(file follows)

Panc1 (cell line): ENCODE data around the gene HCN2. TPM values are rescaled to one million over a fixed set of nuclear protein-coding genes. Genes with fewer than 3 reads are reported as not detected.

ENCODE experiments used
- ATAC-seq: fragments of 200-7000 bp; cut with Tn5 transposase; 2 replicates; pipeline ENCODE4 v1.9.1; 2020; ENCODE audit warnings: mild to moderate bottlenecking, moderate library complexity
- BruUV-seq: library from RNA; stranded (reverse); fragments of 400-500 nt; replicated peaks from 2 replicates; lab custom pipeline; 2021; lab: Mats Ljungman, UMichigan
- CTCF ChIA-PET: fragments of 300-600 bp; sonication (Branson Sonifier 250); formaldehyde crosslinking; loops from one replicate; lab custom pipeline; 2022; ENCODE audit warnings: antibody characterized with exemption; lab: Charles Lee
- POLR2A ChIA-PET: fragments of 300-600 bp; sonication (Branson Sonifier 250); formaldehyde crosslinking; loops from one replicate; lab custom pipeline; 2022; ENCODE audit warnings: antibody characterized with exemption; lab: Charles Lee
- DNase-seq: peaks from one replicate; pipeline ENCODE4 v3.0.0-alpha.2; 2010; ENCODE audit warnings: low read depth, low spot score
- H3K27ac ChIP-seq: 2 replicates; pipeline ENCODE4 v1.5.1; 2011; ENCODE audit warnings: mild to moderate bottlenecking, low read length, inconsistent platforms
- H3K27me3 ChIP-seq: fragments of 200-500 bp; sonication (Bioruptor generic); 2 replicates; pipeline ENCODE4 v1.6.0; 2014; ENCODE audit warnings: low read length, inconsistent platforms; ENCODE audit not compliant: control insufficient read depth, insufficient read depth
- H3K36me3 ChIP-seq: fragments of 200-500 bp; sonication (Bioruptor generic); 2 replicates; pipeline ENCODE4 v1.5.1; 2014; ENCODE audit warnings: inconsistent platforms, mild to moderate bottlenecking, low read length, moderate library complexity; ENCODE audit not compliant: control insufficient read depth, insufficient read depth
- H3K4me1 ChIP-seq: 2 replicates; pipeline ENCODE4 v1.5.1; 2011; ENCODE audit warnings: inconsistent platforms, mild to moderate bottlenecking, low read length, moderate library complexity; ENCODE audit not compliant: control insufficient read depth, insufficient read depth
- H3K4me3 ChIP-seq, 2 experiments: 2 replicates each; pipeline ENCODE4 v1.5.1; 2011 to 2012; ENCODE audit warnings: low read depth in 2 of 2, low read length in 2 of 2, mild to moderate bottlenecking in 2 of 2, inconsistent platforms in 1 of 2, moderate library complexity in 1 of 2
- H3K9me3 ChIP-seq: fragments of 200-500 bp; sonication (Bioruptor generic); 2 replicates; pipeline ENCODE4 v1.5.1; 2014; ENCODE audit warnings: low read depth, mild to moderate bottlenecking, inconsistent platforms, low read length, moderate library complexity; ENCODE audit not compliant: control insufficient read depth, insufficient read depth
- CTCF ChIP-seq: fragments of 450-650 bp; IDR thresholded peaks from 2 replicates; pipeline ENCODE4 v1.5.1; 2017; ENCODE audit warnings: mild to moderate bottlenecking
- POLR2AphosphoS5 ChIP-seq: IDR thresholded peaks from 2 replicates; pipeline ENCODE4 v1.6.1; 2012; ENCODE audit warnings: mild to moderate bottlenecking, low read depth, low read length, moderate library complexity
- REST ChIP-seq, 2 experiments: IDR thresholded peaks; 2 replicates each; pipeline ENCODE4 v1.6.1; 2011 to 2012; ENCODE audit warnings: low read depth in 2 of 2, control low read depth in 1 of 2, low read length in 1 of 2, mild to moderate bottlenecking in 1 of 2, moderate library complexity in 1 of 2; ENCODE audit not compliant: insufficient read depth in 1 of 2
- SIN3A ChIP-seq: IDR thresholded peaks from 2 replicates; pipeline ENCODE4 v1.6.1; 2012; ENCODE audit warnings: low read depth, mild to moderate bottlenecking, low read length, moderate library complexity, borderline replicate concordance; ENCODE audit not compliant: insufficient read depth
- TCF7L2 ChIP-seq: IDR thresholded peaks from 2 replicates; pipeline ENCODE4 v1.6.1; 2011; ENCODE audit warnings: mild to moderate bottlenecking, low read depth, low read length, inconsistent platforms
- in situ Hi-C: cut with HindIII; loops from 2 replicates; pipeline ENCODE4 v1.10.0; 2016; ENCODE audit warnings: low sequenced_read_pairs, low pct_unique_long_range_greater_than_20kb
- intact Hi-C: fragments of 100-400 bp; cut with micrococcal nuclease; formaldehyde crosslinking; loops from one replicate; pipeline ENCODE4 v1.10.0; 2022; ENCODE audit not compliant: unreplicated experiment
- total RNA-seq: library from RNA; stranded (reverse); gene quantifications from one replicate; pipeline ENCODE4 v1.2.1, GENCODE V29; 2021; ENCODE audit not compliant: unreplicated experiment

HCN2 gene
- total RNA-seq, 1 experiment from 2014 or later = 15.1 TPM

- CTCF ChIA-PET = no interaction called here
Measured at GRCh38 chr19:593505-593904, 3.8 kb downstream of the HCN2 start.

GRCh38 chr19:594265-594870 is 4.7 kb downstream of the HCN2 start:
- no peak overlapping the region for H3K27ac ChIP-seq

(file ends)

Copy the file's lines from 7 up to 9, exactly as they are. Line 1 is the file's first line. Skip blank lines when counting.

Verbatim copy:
- DNase-seq: peaks from one replicate; pipeline ENCODE4 v3.0.0-alpha.2; 2010; ENCODE audit warnings: low read depth, low spot score
- H3K27ac ChIP-seq: 2 replicates; pipeline ENCODE4 v1.5.1; 2011; ENCODE audit warnings: mild to moderate bottlenecking, low read length, inconsistent platforms
- H3K27me3 ChIP-seq: fragments of 200-500 bp; sonication (Bioruptor generic); 2 replicates; pipeline ENCODE4 v1.6.0; 2014; ENCODE audit warnings: low read length, inconsistent platforms; ENCODE audit not compliant: control insufficient read depth, insufficient read depth